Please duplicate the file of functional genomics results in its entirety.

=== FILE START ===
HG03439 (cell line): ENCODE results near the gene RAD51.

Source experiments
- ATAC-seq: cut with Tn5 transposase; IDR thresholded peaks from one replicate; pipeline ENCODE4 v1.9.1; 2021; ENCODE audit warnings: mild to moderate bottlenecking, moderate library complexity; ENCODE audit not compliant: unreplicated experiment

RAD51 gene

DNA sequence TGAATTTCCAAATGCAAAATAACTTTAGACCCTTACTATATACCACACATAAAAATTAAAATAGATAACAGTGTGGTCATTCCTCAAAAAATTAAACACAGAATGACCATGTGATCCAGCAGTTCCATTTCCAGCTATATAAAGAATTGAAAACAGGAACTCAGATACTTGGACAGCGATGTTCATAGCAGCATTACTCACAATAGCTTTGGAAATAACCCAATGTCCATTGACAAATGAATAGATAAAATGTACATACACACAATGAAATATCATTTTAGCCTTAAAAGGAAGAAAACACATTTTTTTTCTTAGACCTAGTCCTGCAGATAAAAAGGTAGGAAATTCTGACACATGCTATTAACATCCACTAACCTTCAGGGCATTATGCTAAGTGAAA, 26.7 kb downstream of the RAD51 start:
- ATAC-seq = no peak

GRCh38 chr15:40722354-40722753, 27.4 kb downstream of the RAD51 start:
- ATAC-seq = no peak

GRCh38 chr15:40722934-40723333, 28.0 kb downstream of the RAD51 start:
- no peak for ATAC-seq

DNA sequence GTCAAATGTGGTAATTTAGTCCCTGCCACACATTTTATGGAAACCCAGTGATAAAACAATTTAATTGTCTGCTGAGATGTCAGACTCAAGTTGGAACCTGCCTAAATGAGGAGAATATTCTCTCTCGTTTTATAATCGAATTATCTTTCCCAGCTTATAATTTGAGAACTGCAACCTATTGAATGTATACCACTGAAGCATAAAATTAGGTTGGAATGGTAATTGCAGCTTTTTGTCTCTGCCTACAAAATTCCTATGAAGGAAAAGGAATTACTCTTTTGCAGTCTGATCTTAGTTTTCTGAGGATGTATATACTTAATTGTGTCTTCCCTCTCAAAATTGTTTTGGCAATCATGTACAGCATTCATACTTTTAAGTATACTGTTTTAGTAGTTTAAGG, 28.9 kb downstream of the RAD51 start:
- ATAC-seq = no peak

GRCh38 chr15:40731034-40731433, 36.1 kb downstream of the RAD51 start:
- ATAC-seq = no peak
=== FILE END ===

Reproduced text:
HG03439 (cell line): ENCODE results near the gene RAD51.

Source experiments
- ATAC-seq: cut with Tn5 transposase; IDR thresholded peaks from one replicate; pipeline ENCODE4 v1.9.1; 2021; ENCODE audit warnings: mild to moderate bottlenecking, moderate library complexity; ENCODE audit not compliant: unreplicated experiment

RAD51 gene

DNA sequence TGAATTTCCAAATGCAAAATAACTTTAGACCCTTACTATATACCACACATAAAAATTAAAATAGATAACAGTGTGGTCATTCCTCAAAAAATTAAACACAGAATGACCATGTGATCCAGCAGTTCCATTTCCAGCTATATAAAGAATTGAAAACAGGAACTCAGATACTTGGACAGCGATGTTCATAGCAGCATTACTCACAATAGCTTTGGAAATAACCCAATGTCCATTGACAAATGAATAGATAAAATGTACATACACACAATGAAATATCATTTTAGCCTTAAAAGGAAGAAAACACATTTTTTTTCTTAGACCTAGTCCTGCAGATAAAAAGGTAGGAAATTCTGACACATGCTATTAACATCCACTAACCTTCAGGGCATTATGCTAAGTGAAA, 26.7 kb downstream of the RAD51 start:
- ATAC-seq = no peak

GRCh38 chr15:40722354-40722753, 27.4 kb downstream of the RAD51 start:
- ATAC-seq = no peak

GRCh38 chr15:40722934-40723333, 28.0 kb downstream of the RAD51 start:
- no peak for ATAC-seq

DNA sequence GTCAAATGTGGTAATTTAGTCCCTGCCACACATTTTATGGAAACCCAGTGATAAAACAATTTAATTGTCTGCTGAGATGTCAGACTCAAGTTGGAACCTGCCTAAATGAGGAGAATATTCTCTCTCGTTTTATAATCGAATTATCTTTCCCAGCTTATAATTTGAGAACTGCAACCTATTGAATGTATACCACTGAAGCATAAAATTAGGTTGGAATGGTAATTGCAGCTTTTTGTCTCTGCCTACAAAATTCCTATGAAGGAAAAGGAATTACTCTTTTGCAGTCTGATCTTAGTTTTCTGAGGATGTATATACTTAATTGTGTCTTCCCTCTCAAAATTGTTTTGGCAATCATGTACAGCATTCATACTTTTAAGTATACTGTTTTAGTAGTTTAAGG, 28.9 kb downstream of the RAD51 start:
- ATAC-seq = no peak

GRCh38 chr15:40731034-40731433, 36.1 kb downstream of the RAD51 start:
- ATAC-seq = no peak